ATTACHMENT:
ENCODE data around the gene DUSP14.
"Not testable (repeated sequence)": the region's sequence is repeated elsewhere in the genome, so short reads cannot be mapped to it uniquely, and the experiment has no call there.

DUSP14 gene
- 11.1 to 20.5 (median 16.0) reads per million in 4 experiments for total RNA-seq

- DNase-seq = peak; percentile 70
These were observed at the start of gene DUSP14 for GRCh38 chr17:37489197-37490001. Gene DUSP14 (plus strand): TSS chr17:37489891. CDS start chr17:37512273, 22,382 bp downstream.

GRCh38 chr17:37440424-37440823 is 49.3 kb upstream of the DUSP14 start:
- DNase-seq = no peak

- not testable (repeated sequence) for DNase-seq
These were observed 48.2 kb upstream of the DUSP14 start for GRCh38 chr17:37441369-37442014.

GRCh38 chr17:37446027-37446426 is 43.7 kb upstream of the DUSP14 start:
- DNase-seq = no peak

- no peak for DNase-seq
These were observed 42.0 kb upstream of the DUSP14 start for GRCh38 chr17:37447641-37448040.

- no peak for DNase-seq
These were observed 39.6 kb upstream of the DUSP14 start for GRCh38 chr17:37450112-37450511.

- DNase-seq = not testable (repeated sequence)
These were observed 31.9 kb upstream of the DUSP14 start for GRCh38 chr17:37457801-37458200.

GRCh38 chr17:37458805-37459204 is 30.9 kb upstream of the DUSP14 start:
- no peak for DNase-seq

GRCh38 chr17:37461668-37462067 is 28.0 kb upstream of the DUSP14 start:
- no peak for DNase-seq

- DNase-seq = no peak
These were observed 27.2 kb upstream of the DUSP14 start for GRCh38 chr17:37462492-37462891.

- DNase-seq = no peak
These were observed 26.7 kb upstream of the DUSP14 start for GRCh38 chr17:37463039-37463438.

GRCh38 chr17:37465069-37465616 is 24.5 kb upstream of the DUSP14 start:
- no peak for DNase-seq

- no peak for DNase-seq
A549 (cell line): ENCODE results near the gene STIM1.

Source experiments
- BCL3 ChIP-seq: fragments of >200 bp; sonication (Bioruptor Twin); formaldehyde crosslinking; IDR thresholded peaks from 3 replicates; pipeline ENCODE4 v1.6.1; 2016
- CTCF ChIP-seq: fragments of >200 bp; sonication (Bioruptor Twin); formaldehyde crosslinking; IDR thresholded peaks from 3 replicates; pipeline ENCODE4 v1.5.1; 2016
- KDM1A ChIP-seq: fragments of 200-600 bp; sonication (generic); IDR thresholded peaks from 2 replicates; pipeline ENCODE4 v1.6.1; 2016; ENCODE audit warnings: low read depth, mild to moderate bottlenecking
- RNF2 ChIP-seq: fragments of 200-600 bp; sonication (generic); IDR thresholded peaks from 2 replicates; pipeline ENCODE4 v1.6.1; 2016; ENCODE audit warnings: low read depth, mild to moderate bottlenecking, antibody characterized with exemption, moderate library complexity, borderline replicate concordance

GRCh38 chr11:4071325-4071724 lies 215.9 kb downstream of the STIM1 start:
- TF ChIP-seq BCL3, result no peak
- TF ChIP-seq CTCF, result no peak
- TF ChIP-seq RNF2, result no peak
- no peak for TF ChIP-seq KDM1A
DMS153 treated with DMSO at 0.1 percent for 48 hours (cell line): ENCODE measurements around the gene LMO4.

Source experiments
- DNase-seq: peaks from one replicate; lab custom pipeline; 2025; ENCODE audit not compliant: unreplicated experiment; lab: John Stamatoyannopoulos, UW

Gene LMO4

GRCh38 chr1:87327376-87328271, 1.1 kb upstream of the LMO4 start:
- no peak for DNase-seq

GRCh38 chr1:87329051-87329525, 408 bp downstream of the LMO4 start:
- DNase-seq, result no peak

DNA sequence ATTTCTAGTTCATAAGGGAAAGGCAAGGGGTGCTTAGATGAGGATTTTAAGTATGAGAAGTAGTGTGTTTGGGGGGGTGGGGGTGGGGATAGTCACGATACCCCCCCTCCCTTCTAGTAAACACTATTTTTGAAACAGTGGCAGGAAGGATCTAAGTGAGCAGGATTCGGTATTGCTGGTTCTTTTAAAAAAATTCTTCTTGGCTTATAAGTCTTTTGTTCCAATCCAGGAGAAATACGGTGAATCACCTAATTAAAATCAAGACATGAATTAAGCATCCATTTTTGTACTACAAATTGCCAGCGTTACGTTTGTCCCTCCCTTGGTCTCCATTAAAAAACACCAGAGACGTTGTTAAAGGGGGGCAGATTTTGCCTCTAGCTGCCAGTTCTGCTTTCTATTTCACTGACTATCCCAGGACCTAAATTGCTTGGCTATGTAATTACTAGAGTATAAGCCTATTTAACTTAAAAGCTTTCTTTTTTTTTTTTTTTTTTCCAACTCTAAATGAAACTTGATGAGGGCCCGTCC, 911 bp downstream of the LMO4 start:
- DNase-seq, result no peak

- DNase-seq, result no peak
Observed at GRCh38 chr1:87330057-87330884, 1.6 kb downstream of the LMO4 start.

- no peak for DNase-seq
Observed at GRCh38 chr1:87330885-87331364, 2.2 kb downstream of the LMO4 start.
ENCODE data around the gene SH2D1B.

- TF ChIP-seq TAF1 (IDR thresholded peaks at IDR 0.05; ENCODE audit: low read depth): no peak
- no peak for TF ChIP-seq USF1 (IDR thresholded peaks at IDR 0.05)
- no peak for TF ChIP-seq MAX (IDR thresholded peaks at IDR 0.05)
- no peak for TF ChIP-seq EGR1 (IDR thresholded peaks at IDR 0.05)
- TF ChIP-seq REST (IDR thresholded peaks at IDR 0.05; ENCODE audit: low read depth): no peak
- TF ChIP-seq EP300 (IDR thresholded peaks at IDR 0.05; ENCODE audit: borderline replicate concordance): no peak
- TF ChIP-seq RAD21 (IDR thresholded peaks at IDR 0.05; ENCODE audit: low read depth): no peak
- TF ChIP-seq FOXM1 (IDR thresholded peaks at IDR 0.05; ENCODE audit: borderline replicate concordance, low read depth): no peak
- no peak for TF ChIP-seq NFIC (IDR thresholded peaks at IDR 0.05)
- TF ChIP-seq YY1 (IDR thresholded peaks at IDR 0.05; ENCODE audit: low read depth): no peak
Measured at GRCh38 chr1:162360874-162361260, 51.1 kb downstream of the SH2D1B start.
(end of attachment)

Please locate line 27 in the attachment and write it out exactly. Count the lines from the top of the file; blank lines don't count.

GRCh38 chr17:37465069-37465616 is 24.5 kb upstream of the DUSP14 start: